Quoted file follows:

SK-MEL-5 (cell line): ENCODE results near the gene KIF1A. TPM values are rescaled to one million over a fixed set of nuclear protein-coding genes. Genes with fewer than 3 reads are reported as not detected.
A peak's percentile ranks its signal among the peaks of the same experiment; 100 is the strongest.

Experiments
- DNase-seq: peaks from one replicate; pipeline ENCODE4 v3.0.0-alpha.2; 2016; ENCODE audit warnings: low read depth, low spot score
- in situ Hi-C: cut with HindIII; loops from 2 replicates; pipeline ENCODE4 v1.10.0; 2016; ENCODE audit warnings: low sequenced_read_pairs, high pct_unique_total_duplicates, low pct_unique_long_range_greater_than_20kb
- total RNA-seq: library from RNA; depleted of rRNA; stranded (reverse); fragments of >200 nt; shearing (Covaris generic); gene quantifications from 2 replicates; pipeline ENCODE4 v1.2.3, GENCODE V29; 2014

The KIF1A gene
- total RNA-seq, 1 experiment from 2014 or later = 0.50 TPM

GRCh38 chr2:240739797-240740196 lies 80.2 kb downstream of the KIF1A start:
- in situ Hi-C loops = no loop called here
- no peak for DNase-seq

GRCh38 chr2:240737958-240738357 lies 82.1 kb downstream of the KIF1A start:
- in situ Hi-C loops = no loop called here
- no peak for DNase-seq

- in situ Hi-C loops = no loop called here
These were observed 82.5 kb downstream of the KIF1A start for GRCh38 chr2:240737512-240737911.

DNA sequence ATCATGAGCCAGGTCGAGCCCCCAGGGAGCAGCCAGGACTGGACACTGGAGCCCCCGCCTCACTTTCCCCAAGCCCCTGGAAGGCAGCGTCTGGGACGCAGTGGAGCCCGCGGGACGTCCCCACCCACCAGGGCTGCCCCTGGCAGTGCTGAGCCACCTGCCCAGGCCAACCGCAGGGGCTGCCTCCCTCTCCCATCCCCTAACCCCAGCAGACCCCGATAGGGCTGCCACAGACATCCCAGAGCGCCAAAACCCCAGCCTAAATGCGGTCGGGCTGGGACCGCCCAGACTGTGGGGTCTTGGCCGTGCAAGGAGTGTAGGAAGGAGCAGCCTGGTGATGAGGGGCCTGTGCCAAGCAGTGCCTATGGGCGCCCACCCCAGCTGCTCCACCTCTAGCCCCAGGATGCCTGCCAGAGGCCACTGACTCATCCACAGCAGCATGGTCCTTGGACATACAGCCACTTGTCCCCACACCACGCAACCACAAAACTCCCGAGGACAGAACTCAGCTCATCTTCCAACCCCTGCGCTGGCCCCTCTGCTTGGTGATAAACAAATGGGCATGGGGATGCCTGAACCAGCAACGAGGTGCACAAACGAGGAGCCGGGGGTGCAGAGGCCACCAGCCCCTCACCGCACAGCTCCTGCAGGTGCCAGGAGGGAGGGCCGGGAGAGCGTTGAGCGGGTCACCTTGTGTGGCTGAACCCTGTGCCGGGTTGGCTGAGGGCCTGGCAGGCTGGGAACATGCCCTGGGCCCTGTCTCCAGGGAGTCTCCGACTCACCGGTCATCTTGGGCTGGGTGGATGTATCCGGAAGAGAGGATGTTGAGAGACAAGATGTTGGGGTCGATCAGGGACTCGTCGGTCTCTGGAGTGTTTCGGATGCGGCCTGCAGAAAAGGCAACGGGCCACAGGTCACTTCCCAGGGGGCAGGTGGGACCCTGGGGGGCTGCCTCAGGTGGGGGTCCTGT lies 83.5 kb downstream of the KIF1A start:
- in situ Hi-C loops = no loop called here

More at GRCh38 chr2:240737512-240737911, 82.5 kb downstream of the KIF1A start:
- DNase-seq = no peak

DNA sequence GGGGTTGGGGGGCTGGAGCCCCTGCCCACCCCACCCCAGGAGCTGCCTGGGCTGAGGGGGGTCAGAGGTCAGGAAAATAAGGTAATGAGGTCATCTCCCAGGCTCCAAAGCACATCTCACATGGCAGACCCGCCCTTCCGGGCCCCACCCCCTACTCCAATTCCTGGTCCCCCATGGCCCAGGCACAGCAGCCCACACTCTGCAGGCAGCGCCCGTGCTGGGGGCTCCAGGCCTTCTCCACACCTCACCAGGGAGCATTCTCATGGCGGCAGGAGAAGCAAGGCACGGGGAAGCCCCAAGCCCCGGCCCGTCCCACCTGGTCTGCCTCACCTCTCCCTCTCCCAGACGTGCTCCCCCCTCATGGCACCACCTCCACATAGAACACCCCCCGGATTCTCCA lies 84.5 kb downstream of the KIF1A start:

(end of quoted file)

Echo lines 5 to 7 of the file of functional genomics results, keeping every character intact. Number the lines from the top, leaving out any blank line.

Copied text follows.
- in situ Hi-C: cut with HindIII; loops from 2 replicates; pipeline ENCODE4 v1.10.0; 2016; ENCODE audit warnings: low sequenced_read_pairs, high pct_unique_total_duplicates, low pct_unique_long_range_greater_than_20kb
- total RNA-seq: library from RNA; depleted of rRNA; stranded (reverse); fragments of >200 nt; shearing (Covaris generic); gene quantifications from 2 replicates; pipeline ENCODE4 v1.2.3, GENCODE V29; 2014

The KIF1A gene